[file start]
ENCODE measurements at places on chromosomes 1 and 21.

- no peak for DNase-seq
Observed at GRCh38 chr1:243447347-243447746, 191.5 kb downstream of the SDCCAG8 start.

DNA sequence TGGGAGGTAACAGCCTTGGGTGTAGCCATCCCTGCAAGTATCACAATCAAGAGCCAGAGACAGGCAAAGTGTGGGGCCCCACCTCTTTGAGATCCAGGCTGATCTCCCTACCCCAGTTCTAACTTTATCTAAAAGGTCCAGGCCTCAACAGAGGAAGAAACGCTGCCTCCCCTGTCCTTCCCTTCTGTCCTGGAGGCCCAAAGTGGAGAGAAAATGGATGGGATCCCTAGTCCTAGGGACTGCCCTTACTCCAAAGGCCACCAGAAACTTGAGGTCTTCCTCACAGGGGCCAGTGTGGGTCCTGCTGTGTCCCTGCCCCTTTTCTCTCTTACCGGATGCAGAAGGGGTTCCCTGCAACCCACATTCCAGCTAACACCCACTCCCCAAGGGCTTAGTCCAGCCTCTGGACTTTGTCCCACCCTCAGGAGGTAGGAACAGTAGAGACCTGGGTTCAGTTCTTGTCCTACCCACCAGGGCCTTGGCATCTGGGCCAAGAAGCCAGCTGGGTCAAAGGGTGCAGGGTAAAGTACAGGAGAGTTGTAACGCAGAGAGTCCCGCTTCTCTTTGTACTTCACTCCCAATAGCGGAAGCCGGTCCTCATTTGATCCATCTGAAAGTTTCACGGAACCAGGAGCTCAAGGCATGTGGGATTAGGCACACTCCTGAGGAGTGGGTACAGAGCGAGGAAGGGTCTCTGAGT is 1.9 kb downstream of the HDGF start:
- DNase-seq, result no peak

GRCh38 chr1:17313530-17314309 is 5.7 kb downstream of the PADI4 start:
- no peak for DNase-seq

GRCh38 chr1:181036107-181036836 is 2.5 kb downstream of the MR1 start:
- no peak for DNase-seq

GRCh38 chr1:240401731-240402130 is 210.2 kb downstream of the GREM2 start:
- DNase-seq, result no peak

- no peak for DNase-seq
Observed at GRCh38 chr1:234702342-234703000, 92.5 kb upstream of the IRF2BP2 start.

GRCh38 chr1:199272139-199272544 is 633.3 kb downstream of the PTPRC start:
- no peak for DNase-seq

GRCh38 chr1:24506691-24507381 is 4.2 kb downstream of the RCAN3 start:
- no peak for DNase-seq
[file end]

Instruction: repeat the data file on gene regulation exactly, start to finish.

ENCODE measurements at places on chromosomes 1 and 21.

- no peak for DNase-seq
Observed at GRCh38 chr1:243447347-243447746, 191.5 kb downstream of the SDCCAG8 start.

DNA sequence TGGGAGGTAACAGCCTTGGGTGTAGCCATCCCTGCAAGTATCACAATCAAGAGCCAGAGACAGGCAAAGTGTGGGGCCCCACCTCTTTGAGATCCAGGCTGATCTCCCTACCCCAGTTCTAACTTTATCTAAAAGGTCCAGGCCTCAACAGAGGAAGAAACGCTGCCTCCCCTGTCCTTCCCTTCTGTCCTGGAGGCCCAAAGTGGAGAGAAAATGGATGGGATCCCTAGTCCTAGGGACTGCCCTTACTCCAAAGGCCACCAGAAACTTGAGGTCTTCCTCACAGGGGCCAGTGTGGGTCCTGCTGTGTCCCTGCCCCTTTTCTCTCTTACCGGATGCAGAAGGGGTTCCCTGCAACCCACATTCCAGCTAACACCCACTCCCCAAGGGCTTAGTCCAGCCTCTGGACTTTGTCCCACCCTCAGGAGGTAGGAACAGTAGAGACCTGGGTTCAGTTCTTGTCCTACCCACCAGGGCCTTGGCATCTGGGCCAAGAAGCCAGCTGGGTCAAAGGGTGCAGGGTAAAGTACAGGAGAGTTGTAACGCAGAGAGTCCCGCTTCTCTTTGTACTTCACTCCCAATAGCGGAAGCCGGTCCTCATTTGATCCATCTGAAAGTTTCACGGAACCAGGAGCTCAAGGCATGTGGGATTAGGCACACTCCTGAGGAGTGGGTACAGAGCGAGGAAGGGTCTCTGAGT is 1.9 kb downstream of the HDGF start:
- DNase-seq, result no peak

GRCh38 chr1:17313530-17314309 is 5.7 kb downstream of the PADI4 start:
- no peak for DNase-seq

GRCh38 chr1:181036107-181036836 is 2.5 kb downstream of the MR1 start:
- no peak for DNase-seq

GRCh38 chr1:240401731-240402130 is 210.2 kb downstream of the GREM2 start:
- DNase-seq, result no peak

- no peak for DNase-seq
Observed at GRCh38 chr1:234702342-234703000, 92.5 kb upstream of the IRF2BP2 start.

GRCh38 chr1:199272139-199272544 is 633.3 kb downstream of the PTPRC start:
- no peak for DNase-seq

GRCh38 chr1:24506691-24507381 is 4.2 kb downstream of the RCAN3 start:
- no peak for DNase-seq